The X-Files 2

Twentieth Century Fox

Box-office projections for the new X-Files movie aren't huge. Then, again, neither is the movie.

The X-Files: I Want to Believe, the first assignment for agents Mulder and Scully in more than six years and the second big-screen outing for the storied TV franchise, reportedly was made for $35 million.

In modern Hollywood, that's not even chimp change.

"Space Chimps cost more than that," said Exhibitor Relations Co.'s Jeff Bock.

Lots of films cost more than the new X-Files movie, including the old X-Files movie, which cost a reputed $66 million to produce back in the halcyon days of $1-a-gallon gas in 1998.

If Fox, the studio behind the franchise, wasn't willing to bet big, then it was willing to bet small, from the modest budget to the modest storyline—a stand-alone tale requiring little or no familiarity with the many machinations of the 1993-2002 conspiracy-minded series starring David Duchovny and Gillian Anderson, both of whom reprise their roles in the new movie.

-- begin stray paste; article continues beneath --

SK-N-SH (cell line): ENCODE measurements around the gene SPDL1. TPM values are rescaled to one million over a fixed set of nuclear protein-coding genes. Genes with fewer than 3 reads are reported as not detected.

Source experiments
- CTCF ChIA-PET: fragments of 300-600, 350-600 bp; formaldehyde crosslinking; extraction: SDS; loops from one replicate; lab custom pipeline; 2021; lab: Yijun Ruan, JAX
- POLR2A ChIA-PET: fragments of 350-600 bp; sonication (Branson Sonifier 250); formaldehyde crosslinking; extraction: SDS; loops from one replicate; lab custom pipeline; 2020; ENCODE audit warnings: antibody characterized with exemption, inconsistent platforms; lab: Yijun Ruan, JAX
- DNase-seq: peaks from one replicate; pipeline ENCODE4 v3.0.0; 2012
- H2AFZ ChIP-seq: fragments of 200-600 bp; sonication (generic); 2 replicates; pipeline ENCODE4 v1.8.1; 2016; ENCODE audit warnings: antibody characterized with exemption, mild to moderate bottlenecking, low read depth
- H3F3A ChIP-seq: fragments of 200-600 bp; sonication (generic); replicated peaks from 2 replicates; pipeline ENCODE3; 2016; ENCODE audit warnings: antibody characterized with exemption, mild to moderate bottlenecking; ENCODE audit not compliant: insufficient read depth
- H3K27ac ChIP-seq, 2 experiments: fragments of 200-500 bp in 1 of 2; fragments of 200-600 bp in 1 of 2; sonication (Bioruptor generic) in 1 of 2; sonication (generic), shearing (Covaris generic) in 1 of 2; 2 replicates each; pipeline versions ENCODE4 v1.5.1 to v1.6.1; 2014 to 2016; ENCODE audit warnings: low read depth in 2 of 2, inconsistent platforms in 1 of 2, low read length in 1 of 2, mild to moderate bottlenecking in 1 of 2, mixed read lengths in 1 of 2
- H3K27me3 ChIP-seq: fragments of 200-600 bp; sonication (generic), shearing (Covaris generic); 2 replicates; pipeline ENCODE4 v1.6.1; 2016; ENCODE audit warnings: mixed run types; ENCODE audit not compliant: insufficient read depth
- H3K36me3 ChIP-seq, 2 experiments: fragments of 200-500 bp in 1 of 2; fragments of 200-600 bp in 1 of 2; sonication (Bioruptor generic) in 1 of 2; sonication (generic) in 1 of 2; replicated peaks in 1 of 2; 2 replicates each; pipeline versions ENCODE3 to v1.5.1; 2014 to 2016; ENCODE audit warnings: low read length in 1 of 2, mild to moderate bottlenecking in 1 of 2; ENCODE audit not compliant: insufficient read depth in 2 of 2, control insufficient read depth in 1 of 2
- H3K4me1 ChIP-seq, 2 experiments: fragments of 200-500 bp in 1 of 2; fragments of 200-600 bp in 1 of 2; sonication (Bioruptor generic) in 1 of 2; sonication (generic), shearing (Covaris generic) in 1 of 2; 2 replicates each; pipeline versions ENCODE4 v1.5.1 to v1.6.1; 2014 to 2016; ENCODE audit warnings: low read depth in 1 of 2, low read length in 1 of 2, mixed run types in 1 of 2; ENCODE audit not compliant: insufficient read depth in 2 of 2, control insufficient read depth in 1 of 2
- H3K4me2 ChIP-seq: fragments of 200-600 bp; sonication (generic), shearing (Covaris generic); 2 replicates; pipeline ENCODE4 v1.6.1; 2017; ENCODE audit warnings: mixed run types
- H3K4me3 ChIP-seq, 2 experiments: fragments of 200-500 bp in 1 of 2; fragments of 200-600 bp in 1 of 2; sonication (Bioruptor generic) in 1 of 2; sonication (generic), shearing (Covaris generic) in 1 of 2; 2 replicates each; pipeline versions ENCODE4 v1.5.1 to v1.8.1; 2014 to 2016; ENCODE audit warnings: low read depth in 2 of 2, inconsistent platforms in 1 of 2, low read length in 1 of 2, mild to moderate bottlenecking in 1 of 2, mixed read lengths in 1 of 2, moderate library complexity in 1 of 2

"If this indeed was made for $35 million," Bock said, "this will be a big money-maker for Fox."

Early grosses today showed The X-Files was running "pretty even" with the new Will Ferrell-John C. Reilly comedy, Step Brothers, Bock said. The two movies are expected to vie for a distant second behind The Dark Knight, which is expected to top $300 million overall by Sunday.

Box Office Guru's Gitesh Pandya pegged X-Files to bow in third, behind Step Brothers, with a gross in the low $20 millions. Bock was somewhat more bullish, calling for the high $20 millions.

A decade ago, the original X-Files movie opened with $30 million, a No. 1 start that devolved into an underwhelming finish of about $84 million.

Pandya sees The Dark Knight, not the franchise's history, as the main box-office challenge facing The X-Files: I Want to Believe.

"There is tremendous audience overlap between the films, and quite frankly the Batman-Joker feud is the must-see pop-culture event of the moment," Pandya wrote in an email.

Bock thinks the long layoff between X-Files adventures will be the big test, bigger even than Batman.

"No matter what," Bock said, "this film is going to do what it's going to do."

And as long as it does something, that could be enough.

Said Bock: "Obviously, the bar is lowered for this film."

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